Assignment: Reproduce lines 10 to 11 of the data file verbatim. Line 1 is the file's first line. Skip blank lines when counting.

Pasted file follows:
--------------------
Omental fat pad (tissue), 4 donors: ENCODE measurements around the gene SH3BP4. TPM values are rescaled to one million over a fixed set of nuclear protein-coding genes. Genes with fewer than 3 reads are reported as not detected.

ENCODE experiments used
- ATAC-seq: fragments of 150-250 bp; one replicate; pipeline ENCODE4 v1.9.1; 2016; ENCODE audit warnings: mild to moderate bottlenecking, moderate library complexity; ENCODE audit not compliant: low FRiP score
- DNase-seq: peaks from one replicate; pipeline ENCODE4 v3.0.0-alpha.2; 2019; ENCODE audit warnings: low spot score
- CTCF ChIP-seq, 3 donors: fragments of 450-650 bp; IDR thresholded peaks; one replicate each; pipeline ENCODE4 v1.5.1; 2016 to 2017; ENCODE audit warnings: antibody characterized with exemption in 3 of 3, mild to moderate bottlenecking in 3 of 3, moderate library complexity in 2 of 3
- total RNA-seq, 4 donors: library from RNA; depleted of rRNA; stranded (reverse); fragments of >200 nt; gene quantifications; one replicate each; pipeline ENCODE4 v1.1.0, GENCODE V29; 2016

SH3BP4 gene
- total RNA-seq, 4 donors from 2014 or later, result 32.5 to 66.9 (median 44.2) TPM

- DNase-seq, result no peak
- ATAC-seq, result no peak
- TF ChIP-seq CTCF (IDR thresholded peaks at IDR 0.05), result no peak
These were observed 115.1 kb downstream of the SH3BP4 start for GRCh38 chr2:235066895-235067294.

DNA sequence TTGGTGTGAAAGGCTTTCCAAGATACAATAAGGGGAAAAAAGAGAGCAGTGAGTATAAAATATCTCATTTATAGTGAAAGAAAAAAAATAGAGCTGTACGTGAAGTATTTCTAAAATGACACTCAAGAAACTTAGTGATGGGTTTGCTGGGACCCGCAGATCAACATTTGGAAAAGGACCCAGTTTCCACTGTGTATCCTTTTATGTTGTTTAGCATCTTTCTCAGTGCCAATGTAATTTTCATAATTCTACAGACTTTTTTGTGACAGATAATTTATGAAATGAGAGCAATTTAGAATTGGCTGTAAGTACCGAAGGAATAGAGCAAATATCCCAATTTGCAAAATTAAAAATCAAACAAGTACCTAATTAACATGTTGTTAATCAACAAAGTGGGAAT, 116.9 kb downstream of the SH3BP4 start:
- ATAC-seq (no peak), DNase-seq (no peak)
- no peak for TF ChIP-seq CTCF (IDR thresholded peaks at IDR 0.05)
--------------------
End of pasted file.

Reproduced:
- ATAC-seq, result no peak
- TF ChIP-seq CTCF (IDR thresholded peaks at IDR 0.05), result no peak